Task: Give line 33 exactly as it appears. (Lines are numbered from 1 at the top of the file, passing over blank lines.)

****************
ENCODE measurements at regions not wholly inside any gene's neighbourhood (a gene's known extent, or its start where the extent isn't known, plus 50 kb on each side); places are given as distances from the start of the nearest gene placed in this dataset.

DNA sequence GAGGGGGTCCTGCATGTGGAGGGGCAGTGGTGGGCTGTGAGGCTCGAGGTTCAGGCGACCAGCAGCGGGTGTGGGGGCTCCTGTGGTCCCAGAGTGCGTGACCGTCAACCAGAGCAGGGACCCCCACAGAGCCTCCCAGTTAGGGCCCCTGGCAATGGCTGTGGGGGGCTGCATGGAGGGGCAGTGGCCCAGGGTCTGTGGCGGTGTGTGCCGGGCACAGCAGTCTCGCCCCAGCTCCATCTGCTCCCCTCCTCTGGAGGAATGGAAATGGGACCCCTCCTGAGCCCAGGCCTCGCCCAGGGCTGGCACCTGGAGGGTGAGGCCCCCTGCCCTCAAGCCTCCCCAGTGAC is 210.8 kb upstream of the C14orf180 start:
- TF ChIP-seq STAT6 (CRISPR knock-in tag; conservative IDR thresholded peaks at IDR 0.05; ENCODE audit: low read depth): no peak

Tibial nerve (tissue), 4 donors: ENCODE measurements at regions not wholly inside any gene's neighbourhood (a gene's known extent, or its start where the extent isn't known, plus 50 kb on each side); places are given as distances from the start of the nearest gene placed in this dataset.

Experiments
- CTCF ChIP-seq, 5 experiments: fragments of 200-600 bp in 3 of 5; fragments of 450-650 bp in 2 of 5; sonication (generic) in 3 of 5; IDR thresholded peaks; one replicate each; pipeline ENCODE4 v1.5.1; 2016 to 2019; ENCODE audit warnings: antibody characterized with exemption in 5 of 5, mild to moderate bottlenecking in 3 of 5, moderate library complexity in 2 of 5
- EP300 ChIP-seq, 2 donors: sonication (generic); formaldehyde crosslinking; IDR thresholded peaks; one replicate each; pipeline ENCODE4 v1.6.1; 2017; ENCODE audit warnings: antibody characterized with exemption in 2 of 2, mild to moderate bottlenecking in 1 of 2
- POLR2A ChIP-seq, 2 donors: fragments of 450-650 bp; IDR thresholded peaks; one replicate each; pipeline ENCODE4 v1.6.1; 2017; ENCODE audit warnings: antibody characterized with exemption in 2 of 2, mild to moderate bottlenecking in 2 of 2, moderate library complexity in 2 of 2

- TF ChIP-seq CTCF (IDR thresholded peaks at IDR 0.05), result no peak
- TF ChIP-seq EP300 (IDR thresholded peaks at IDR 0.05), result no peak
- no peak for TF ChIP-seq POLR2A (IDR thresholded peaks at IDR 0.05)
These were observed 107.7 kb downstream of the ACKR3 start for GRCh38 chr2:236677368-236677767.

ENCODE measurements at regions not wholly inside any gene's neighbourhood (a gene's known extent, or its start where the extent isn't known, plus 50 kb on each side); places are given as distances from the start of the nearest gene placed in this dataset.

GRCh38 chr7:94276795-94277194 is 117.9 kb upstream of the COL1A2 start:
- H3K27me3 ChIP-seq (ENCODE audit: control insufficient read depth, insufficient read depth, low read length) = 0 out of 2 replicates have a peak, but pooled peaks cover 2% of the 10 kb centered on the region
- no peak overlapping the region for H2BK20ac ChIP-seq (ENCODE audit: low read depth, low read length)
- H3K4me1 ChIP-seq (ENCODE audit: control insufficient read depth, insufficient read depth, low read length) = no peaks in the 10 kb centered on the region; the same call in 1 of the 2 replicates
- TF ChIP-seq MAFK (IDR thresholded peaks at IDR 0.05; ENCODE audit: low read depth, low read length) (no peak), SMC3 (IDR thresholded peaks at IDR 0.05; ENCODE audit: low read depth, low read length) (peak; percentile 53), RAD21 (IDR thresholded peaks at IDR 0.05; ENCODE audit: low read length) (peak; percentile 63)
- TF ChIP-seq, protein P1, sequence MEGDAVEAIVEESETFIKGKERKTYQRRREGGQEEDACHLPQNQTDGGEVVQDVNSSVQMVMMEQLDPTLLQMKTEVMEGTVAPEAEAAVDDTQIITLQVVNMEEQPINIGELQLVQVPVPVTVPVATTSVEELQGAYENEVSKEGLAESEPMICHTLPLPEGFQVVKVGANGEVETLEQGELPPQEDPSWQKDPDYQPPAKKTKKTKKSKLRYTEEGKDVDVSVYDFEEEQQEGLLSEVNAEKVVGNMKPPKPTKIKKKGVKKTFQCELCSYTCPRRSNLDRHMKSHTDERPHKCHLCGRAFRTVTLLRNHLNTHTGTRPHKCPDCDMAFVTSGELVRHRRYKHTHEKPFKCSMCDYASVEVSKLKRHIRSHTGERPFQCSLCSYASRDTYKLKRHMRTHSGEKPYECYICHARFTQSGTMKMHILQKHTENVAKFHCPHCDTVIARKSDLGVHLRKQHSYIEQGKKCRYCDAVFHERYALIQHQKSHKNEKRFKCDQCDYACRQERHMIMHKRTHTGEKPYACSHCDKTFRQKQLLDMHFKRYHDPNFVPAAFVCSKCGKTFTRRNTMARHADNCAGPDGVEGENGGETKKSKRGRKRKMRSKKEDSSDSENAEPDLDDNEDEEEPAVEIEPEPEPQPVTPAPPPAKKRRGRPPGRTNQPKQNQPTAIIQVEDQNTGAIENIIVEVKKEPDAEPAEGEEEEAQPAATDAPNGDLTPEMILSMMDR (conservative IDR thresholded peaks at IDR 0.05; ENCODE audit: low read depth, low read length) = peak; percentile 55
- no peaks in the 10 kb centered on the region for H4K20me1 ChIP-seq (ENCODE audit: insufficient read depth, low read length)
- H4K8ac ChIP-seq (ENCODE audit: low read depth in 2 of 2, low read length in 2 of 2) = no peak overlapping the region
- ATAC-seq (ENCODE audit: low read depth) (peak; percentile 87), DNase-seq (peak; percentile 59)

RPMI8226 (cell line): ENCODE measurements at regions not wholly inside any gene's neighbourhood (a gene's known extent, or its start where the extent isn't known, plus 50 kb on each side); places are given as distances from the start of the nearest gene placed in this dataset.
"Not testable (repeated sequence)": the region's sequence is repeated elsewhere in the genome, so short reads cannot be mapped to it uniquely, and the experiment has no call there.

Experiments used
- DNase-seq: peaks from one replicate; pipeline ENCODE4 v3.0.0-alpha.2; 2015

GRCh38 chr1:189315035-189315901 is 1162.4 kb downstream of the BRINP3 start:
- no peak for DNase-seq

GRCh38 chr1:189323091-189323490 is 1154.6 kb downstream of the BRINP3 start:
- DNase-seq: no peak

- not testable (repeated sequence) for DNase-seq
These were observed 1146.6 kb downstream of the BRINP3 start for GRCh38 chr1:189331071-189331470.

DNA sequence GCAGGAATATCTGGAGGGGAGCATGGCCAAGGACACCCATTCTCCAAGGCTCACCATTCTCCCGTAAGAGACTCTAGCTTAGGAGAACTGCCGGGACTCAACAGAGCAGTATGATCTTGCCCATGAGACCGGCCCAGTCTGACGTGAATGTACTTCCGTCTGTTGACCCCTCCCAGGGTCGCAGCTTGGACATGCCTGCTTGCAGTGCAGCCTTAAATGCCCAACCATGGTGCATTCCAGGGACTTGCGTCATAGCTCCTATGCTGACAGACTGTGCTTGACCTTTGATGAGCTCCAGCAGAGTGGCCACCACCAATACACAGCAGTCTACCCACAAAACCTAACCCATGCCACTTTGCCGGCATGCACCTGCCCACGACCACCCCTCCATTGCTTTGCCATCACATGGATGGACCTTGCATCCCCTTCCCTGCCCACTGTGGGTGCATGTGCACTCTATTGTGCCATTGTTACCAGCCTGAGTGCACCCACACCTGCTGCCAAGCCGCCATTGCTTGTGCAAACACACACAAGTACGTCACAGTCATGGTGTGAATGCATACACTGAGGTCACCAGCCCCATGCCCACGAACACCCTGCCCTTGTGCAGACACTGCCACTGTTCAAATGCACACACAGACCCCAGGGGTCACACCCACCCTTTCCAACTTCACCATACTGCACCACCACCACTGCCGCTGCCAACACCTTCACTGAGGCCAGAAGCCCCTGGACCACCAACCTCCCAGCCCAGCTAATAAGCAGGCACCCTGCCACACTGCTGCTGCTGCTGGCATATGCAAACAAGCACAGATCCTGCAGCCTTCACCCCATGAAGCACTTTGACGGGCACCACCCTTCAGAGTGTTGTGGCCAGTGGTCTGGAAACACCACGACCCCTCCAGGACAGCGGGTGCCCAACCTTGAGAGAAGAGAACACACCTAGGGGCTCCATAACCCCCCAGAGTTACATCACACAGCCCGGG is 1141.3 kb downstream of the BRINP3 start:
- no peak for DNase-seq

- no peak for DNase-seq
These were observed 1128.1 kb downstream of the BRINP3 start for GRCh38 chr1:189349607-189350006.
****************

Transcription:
DNA sequence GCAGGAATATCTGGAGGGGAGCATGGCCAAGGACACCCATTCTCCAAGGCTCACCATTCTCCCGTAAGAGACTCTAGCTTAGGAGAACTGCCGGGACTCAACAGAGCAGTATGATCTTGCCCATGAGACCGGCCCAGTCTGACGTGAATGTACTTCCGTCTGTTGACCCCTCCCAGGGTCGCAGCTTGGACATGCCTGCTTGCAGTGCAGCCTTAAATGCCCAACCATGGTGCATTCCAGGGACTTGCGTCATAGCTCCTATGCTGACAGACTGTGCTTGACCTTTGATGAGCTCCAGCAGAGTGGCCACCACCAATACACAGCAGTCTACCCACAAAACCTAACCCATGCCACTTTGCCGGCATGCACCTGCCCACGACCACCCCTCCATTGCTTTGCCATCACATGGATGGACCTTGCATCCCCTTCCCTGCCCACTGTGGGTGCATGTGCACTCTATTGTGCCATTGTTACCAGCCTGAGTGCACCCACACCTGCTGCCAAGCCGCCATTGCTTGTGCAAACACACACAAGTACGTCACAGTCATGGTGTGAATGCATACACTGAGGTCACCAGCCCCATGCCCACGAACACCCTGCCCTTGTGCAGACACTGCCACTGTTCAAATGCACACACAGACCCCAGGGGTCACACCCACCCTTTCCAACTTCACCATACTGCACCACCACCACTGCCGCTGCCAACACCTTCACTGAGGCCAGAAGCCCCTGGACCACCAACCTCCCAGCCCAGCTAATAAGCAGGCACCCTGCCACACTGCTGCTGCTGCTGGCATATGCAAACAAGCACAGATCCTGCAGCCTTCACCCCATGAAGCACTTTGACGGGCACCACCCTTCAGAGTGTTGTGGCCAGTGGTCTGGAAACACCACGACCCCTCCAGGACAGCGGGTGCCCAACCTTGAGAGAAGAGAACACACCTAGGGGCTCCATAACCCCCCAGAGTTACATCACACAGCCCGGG is 1141.3 kb downstream of the BRINP3 start: